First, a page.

US automakers, UAW deploy threats and lies to keep workers on the job during pandemic

By Tom Hall
16 March 2020

(For live updates, including reports from autoworkers on the conditions in their plants, follow the WSWS Autoworker Newsletter Facebook page at fb.com/autoworker.newsletter.)

The decision by US auto companies to keep their factories running at normal capacity during the coronavirus pandemic is a criminally reckless decision, which threatens the health of hundreds of thousands of autoworkers, their family members and the wider communities in which they work and live.

On Sunday, the Centers for Disease Control and Prevention (CDC) recommended that no gatherings of 50 people or more be held in the US for the next eight weeks to slow the spread of the coronavirus. State governments throughout the country, including the major auto-producing states of Indiana and Ohio, had already announced bans on gatherings of more than 250 people. But the federal and state measures exempt the auto plants, which employ as many as 8,000 people, and other workplaces.

The Socialist Equality Party and the World Socialist Web Site call for the formation of rank-and-file committees to fight for the immediate shutdown of all nonessential production with full compensation for all lost income. These measures must be combined with demands for immediate testing, the elimination of all out-of-pocket medical costs and equal access to high quality health care for all. At the same time workers should fight for the allocation of society’s resources to fund a worldwide and coordinated public health campaign to fight the pandemic, rather than squandering trillions to prop up the stock markets and protect the super-rich.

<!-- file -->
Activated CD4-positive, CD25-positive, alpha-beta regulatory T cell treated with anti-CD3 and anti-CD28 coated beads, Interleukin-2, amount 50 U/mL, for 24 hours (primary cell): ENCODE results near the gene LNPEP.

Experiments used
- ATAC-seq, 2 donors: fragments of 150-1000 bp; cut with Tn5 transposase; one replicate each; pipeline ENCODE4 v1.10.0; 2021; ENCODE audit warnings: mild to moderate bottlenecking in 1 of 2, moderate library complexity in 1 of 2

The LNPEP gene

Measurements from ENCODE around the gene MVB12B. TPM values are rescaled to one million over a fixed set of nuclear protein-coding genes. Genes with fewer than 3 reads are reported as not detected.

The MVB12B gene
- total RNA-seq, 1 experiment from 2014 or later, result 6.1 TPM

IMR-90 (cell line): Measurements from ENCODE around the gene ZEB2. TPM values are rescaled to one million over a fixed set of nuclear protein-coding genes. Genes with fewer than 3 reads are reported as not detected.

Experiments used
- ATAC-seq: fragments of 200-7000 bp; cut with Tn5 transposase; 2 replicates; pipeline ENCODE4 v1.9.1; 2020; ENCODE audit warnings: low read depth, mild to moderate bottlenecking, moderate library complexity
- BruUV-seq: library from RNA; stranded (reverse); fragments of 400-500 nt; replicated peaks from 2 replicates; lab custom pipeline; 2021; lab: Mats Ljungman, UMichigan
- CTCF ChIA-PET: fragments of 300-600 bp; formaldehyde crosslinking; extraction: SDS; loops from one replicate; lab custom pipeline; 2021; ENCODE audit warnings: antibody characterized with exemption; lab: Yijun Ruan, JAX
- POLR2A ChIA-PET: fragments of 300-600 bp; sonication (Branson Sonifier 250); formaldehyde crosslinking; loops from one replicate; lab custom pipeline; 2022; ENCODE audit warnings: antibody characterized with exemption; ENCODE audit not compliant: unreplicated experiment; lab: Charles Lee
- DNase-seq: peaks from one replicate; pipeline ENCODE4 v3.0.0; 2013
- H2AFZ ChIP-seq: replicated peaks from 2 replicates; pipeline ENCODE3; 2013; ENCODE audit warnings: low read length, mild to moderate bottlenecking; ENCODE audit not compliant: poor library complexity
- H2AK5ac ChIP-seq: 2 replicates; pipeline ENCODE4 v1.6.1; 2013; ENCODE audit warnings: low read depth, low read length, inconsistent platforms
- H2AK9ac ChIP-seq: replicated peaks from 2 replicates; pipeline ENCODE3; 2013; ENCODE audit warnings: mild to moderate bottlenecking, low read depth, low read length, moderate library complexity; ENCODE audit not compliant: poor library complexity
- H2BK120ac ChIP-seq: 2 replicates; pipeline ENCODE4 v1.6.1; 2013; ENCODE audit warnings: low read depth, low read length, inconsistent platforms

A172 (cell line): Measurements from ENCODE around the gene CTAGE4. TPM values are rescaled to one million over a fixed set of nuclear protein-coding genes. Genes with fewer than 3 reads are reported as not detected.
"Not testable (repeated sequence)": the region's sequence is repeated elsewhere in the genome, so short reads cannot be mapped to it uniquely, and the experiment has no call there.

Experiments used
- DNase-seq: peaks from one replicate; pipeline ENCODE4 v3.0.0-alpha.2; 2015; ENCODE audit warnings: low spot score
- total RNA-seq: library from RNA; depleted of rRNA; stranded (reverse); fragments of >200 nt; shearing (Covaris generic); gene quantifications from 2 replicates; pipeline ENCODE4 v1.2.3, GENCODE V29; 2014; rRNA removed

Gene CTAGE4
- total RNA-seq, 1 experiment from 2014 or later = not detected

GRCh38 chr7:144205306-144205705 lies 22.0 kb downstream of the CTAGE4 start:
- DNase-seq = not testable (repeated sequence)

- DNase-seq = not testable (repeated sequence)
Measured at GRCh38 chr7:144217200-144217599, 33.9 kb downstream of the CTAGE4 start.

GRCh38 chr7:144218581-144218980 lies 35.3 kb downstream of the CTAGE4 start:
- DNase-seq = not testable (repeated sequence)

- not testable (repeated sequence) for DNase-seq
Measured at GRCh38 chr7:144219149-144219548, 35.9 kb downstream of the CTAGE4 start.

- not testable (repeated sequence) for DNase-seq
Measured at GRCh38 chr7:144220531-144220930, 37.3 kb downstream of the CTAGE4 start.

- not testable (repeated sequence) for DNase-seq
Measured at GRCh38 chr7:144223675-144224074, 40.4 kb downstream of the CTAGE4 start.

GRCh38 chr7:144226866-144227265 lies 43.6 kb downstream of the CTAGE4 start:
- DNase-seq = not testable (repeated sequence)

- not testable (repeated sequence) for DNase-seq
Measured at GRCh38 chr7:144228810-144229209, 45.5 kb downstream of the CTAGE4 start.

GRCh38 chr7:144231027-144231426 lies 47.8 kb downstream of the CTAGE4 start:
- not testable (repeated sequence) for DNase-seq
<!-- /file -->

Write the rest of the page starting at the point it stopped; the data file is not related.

China was able to slow the growth of the disease only by a nationwide shutdown of all workplaces. Auto plants in Wuhan, China’s Motor City, idled for weeks. Without such drastic intervention, by the US government’s own estimates, up to 214 million Americans could be exposed and 1.7 million could die.

In the United States, not a single major facility has been placed on extended shutdown. Even Fiat Chrysler’s Kokomo Transmission plant, the first facility with a confirmed case of coronavirus, continues to operate at full capacity. At GM’s Wentzville Assembly near Kansas City, management shut the plant for only a single shift for “deep cleaning” after a worker was potentially exposed. German automaker Volkswagen announced a mere 24-hour shutdown at its Chattanooga, Tennessee plant today for cleaning and to give workers time to make arrangements for their children whose schools have closed. But even with proper sanitation, which is impossible in such a short span of time, this will do nothing about transmissions that have already occurred or halt new ones once workers return to work.

Auto plants in other countries only closed after a considerable delay and in the face of the demands of workers. Fiat Chrysler’s plants in Italy began to close last week after a growing wildcat strike wave demanding the closure of plants. Ford is only now shutting its plant in Valencia, Spain, a country which has been placed on lockdown, after three workers tested positive for the virus–but only for a single week. In Windsor, Ontario across the river from Detroit, Fiat Chrysler autoworkers were able to temporarily halt production on Friday over coronavirus concerns, only to be sent back to work with the support of Unifor, the Canadian auto union, and the government of Prime Minister Justin Trudeau—who is under self-quarantine after his wife became infected.

The United Auto Workers union is playing a critical role in keeping workers on the job. Bound to the companies by a thousand threads, they insist that only management has the right to make decisions over the operation of the plant, regardless of the health threats to workers. Faced with overwhelming opposition among the rank-and-file, the union’s plant chairman at Ford’s Louisville Assembly issued a pathetic request for management to close the plant for two weeks. But the real attitude of the UAW was expressed at the end of a letter by president Rory Gamble to members, which declared the union’s intent to “keep the economy flowing,” ie., the profits to the corporations and Wall Street investors.